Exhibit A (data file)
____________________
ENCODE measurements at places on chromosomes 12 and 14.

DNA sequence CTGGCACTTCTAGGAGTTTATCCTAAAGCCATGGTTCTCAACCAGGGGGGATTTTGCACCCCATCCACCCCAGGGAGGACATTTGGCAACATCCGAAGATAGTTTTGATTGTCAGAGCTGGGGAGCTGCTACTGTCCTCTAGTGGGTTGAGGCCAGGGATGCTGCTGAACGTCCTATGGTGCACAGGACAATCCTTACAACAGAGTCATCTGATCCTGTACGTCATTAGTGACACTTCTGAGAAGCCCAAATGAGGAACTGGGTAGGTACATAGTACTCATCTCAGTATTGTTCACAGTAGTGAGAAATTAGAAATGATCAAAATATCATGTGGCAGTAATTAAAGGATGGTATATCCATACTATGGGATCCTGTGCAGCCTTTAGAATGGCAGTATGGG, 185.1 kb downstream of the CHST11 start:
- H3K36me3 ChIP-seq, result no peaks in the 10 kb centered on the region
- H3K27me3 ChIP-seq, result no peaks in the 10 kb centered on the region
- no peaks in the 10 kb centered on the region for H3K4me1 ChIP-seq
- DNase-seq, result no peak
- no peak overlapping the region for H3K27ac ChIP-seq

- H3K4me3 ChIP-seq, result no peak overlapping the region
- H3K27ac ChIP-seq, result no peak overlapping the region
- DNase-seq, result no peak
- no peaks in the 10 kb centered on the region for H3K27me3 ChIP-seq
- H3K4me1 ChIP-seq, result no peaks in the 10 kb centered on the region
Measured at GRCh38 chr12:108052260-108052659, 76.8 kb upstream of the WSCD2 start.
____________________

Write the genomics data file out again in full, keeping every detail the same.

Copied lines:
ENCODE measurements at places on chromosomes 12 and 14.

DNA sequence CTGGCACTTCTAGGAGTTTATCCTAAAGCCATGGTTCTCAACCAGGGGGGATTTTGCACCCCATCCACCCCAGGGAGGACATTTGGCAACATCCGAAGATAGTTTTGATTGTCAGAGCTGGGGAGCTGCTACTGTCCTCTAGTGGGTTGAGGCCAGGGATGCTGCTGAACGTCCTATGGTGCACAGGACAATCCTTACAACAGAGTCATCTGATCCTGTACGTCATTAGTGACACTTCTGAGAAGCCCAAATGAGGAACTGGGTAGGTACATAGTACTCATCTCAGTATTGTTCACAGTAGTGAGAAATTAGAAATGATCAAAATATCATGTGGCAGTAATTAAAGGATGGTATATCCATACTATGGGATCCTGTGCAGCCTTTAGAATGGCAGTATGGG, 185.1 kb downstream of the CHST11 start:
- H3K36me3 ChIP-seq, result no peaks in the 10 kb centered on the region
- H3K27me3 ChIP-seq, result no peaks in the 10 kb centered on the region
- no peaks in the 10 kb centered on the region for H3K4me1 ChIP-seq
- DNase-seq, result no peak
- no peak overlapping the region for H3K27ac ChIP-seq

- H3K4me3 ChIP-seq, result no peak overlapping the region
- H3K27ac ChIP-seq, result no peak overlapping the region
- DNase-seq, result no peak
- no peaks in the 10 kb centered on the region for H3K27me3 ChIP-seq
- H3K4me1 ChIP-seq, result no peaks in the 10 kb centered on the region
Measured at GRCh38 chr12:108052260-108052659, 76.8 kb upstream of the WSCD2 start.